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15 Hum. Rts. Q. 63 (1993)
The Gender of Jus Cogens

handle is hein.journals/hurq15 and id is 73 raw text is: HUMAN RIGHTS QUARTERLY
The Gender of Jus Cogens
Hilary Charlesworth and Christine Chinkin
The modern international law doctrine of jus cogens asserts the existence
of fundamental legal norms from which no derogation is permitted.1 It imports
notions of universally applicable norms into the international legal process.
The status of norms of jus cogens as general international law, Onuf and
Birney argue, is not a logical necessity so much as a compelling psycho-
logical association of normative superiority with universality.2 A formal,
procedural definition of the international law concept of the jus cogens is
found in the Vienna Convention on the Law of Treaties.3 Article 53 states
[A] peremptory norm of general international law is a norm accepted and
recognized by the international community of States as a whole as a norm from
which no derogation is permitted and which can be modified only by a sub-
sequent norm of general international law having the same character.'
1. ]us cogens norms have also been recognized in many domestic legal systems. See Eric
Suy, The Concept of Jus Cogens in Public International Law, in 2 The Concept of ]us
Cogens in International Law 17, 18-22 (Carnegie Endowment for International Peace,
1967); J. Sztucki, Jus Cogens and the Vienna Convention on the law of Treaties 6-11
(1972). On the existence of the doctrine of jus cogens in international law before the 1969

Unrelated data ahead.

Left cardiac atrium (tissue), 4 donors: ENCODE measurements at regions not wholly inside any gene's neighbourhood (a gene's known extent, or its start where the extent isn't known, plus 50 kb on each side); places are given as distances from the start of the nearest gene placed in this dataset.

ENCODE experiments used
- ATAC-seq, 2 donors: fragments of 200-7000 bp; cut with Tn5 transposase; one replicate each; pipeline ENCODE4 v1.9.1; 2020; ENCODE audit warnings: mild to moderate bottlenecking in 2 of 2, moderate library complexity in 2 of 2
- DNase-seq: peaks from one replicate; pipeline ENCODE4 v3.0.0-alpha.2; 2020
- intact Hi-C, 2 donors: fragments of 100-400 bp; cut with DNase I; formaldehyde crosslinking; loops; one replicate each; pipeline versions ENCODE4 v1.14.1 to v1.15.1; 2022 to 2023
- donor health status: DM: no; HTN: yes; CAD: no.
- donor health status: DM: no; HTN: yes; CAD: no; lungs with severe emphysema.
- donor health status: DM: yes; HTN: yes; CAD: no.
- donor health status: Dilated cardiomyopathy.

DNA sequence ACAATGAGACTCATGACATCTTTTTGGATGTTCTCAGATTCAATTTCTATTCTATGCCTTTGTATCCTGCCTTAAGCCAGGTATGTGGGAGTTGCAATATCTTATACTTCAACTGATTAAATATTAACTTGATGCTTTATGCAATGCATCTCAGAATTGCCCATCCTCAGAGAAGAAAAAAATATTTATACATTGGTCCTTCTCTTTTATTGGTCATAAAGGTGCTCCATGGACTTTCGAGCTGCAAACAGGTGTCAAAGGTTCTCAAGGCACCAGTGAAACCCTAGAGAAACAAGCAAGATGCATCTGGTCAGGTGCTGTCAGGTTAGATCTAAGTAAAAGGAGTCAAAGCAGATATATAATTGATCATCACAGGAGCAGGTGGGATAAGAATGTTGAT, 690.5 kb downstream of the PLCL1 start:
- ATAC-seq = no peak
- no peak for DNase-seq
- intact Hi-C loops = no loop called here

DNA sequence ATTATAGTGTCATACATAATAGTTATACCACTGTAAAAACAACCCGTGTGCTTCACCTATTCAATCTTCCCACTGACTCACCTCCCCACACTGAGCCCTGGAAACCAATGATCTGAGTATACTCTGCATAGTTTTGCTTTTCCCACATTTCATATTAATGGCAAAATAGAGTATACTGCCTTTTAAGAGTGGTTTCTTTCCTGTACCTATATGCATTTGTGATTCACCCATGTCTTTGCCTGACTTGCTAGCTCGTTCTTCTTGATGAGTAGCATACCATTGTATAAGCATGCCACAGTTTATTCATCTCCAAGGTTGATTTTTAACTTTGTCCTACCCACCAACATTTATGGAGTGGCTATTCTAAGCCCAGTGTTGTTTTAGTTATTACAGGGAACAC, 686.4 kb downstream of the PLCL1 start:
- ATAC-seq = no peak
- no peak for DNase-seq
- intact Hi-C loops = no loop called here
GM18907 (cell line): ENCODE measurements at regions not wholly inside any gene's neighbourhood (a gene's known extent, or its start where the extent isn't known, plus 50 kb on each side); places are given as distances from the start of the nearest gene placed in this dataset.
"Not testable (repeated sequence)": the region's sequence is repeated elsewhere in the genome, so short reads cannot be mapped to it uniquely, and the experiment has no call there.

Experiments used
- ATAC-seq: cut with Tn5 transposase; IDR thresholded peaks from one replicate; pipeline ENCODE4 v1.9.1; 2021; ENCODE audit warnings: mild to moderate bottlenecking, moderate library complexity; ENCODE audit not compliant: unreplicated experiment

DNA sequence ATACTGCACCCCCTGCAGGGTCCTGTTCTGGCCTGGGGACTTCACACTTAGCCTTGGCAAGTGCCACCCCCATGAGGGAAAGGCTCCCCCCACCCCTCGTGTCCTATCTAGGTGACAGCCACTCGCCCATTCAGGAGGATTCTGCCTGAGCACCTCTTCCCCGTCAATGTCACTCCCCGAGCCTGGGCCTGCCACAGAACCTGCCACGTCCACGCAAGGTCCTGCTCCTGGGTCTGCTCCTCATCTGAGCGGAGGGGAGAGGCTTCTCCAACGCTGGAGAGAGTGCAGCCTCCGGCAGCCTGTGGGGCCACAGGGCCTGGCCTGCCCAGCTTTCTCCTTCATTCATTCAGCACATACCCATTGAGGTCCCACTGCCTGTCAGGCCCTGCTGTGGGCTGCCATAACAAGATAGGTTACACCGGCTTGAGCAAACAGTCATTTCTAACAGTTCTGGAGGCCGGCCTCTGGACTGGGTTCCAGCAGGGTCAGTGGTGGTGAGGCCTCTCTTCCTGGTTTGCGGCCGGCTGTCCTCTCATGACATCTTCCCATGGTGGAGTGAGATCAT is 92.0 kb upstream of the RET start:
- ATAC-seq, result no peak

Vienna Convention, see, Alfred von Verdross, Forbidden Treaties in International Law, 31
Am. J. Int'l L. 571 (1937); Egon Schwelb, Some Aspects of International Jus Cogens as
Formulated by the International Law Commission, 61 Am. J. Int'l L. 946, 948-60 (1967);
International Law Commission Report 1982, at 132, U.N. Doc. A/37/10 (1982); Lauri
Hannikainen, Peremptory Norms (Jus Cogens) in International Law chs. 1, 2 (1988).
2. N.G. Onuf & Richard K. Birney, Peremptory Norms of International Law: Their Source,
Function and Future, 4 Denver J. Int'l L. & Pol'y 187, 190 (1974).
3. Vienna Convention on the Law of Treaties, 1155 U.N.T.S. 331,63 Am. J. Int'l L. 875, 891
4. Article 53 purports to define the notion of jus cogens only for the law of treaties within
the Vienna Convention itself, but is generally regarded as having wider significance. See
also, Vienna Convention on the Law of Treaties between States and International Organi-
zations or between International Organizations 1986, art. 53, 25 I.L.M. 572 (1986). Apart
Human Rights Quarterly 15 (1993) 63-76 c 1993 by The Johns Hopkins University Press

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